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Fidelity the biggest culprit as RedZone finds £35bn in underperforming funds

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Investors have sunk nearly £35bn into underperforming funds, with Fidelity the worst offender by number of products, according to Chelsea Financial Services.

Chelsea’s tri-annual RedZone list of underperforming funds has highlighted poor performance from heavyweights Fidelity, Legal & General, and SWIP.

With eight funds, Fidelity has the highest number of underperforming names in the latest RedZone.

Trevor Greetham’s Multi Asset Strategic fund has performed poorly for a third time, while its UK Select, European Opportunities, and UK Growth funds also failed to deliver.

“Fidelity UK Growth was a serial offender for many years, before the current manager, Tom Ewing, took the fund on and managed to turn performance around. It seems it is once again hitting problems, however,” Chelsea managing director Darius McDermott said.

“Hopefully Fidelity will concentrate their efforts into getting their RedZone managers back on track without delay.”

Fidelity declined to comment.

Legal & General and Scottish Widows/SWIP tied for second place, with each contributing seven underperforming funds. In terms of assets, Legal & General topped the list with £4.8bn in underperforming funds.

Despite evidence of a UK recovery, UK All Companies accounted for 21 underperforming funds, making it the largest sector represented. Half of the DropZone funds came from this sector.

Chelsea’s RedZone lists funds that have consistently languished in the third or fourth quartile over the three years to 3 February 2014, with the exception of funds where managers have been in the job less than 18 months.

SF Webb Capital Smaller Companies Growth was the worst-performing of the 151 funds named in the list. It fell almost 62% over the last three years, compared to a sector average gain of 54%, according to FE.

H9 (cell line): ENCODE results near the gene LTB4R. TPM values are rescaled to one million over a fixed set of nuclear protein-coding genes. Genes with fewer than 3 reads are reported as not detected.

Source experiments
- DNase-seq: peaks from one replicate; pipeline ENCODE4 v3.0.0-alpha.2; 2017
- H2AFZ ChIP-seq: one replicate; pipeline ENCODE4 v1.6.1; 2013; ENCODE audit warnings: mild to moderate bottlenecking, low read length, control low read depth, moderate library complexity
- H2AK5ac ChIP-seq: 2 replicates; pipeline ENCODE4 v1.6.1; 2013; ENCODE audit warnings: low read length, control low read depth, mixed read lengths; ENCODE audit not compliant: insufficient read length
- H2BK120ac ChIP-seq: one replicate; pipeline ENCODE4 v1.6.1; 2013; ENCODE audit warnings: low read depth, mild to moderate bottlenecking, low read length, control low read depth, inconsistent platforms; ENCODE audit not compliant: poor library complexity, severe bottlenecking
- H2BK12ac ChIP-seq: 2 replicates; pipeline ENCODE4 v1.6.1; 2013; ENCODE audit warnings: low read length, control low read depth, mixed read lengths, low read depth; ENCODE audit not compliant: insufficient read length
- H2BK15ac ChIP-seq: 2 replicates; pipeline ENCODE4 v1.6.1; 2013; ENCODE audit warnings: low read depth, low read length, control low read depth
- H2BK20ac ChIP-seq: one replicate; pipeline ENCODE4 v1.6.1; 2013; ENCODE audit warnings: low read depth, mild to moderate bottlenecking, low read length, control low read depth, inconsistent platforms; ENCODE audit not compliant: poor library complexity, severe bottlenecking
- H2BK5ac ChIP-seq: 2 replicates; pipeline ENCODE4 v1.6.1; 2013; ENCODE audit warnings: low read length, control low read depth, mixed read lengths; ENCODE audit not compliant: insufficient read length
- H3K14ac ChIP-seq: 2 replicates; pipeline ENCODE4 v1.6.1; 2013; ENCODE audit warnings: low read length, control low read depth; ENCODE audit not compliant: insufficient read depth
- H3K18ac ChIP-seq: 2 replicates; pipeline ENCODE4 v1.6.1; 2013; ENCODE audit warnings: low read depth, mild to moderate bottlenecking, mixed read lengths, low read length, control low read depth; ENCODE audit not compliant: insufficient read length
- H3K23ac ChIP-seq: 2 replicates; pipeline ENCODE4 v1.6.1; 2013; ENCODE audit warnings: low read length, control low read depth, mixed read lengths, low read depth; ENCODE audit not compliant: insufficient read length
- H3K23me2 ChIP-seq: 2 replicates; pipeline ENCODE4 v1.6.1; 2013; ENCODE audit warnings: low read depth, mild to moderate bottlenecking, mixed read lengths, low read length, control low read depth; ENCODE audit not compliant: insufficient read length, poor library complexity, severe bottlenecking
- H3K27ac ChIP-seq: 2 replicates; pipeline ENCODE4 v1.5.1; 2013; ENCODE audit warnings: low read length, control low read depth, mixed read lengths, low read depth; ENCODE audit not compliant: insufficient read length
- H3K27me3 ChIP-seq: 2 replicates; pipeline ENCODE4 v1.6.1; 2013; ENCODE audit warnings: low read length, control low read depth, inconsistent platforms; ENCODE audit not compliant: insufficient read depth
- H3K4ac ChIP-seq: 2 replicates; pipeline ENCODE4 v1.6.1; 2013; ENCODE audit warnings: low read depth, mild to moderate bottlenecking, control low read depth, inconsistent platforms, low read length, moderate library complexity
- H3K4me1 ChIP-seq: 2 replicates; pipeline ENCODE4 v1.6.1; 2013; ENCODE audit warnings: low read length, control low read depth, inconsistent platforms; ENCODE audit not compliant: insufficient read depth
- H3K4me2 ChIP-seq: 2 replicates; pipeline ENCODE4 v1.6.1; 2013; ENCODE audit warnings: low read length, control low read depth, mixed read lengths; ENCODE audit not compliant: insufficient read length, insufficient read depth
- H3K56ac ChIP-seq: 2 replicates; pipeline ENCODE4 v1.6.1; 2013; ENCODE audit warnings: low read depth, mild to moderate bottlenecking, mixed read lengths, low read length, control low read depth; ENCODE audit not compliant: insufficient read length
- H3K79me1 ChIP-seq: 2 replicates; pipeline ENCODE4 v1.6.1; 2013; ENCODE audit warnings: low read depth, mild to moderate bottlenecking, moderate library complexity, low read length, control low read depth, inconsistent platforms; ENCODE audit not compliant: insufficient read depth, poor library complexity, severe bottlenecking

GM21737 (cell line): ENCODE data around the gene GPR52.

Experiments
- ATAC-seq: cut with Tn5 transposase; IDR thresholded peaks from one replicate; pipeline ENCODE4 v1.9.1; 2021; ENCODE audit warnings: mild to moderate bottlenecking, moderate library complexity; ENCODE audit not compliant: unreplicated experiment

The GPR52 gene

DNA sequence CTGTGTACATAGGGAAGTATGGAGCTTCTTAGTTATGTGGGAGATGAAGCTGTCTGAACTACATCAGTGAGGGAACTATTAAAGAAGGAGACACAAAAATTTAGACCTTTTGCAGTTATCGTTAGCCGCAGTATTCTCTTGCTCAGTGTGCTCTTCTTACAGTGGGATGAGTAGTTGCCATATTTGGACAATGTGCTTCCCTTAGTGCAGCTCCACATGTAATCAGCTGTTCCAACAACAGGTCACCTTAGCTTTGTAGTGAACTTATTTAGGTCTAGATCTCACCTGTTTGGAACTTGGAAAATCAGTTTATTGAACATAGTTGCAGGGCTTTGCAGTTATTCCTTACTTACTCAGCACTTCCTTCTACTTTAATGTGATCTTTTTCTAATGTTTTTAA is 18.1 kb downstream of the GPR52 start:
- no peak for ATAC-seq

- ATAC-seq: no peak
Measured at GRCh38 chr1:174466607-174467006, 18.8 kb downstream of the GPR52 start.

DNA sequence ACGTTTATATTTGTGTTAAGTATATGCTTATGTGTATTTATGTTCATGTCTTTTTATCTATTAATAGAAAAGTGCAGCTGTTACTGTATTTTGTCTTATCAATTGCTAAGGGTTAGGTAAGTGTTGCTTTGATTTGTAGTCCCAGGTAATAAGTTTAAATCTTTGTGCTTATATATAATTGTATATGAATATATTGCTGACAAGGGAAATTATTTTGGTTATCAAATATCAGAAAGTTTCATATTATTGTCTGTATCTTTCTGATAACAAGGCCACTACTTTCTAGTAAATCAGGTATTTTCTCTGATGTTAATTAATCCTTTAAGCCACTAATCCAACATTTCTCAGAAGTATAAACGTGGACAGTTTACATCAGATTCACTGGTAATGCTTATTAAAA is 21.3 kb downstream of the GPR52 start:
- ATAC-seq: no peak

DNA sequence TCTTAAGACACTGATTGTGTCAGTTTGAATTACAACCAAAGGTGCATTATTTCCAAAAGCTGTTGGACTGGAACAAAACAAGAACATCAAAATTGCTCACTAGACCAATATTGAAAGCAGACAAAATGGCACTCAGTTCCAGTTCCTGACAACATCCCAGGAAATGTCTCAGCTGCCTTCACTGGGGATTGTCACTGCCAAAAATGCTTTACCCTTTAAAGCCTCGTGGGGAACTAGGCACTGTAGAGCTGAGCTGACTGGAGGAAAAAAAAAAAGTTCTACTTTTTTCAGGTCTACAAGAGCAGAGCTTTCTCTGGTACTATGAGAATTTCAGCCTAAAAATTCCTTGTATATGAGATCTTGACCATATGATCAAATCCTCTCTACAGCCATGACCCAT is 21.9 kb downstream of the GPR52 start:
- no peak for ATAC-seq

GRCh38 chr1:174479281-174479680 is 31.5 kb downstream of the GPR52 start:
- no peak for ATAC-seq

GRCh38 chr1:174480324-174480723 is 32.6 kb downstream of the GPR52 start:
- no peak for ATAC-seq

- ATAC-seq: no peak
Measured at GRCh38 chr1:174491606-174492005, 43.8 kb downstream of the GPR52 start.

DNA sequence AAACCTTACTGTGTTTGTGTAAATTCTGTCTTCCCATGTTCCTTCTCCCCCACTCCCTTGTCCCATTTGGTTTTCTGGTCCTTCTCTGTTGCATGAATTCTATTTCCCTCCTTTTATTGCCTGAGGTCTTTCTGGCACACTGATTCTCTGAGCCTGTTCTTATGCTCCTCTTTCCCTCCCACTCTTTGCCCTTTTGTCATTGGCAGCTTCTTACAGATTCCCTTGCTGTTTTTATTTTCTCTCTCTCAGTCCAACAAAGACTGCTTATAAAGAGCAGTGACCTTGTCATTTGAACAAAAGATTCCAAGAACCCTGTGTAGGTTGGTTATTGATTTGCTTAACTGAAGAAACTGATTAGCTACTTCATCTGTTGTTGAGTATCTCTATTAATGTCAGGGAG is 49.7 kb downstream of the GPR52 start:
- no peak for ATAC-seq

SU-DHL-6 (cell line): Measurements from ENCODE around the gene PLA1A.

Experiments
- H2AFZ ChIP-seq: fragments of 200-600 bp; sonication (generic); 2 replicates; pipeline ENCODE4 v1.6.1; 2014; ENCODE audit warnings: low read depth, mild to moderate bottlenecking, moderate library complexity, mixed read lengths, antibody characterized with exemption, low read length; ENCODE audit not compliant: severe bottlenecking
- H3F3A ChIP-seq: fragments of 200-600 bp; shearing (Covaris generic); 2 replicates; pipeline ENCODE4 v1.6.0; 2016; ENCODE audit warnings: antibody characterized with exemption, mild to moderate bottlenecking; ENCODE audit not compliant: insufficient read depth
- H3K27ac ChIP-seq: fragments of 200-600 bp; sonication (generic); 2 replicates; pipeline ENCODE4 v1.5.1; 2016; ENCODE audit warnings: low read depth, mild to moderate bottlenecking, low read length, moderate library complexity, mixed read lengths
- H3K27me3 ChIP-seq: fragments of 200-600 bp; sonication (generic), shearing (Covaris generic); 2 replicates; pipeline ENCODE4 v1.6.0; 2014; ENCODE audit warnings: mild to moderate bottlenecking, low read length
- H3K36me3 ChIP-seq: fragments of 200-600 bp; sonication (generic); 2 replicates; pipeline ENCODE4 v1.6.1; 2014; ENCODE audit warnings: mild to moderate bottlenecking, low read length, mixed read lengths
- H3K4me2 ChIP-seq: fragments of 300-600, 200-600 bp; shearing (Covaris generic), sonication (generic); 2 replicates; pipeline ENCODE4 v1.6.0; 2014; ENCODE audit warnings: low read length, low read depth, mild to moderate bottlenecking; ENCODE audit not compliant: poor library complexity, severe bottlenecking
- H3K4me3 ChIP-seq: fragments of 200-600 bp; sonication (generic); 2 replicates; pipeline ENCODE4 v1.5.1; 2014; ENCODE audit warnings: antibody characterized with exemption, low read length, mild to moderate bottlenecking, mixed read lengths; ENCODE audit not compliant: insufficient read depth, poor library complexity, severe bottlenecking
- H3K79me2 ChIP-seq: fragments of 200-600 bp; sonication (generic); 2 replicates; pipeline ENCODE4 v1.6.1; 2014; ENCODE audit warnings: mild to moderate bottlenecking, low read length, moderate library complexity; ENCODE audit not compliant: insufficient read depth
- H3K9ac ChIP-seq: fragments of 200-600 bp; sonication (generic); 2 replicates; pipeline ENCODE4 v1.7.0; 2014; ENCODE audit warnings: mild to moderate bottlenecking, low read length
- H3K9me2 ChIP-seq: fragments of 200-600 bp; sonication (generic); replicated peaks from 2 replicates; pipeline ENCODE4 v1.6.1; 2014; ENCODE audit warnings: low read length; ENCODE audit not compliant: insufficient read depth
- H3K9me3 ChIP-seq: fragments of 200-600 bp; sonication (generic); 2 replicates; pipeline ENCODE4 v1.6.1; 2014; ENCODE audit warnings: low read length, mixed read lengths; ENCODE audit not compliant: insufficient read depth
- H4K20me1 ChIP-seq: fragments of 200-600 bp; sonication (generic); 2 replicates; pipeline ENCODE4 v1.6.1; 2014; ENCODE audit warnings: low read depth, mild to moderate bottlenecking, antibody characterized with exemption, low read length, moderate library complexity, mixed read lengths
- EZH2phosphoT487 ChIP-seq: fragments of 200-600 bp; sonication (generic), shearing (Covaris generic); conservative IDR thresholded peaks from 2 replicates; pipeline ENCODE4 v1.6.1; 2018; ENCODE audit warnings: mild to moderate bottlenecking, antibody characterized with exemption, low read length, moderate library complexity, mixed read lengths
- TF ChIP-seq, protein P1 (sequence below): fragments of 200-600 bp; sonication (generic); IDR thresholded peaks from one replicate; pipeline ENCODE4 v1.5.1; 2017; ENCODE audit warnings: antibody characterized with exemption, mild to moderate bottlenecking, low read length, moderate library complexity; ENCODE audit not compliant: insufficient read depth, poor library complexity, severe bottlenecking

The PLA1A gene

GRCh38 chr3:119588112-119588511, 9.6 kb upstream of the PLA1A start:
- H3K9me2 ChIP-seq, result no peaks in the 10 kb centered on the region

Chelsea described this as “shocking”, and “some of the worst underperformance ever recorded in this report.”

Unicorn Asset Management founder Peter Webb took charge of The Share Centre’s Smaller Companies Growth fund in mid-2012. However, he struggled to sell many of the illiquid stocks he inherited. In the year to 19 February 2014, the £4m fund returned 0.3% compared to a sector average of 32%.

Webb said sector comparisons failed to take into account the difficult legacy his team inherited.

“This fund was rescued for investors. If it had been allowed to fold in the summer of 2012, it would have been a bloodbath,” he said.

The managers have turned over 60% of stocks in the past year, he added: “We have not had anything we have invested in that has failed.”

McDermott said: “It is clear the new management are not responsible for all the performance. But as there has been no turnaround, we decided to include this fund.”
The previous worst performer, Manek Growth, came in second place on the list with underperformance of 67%.


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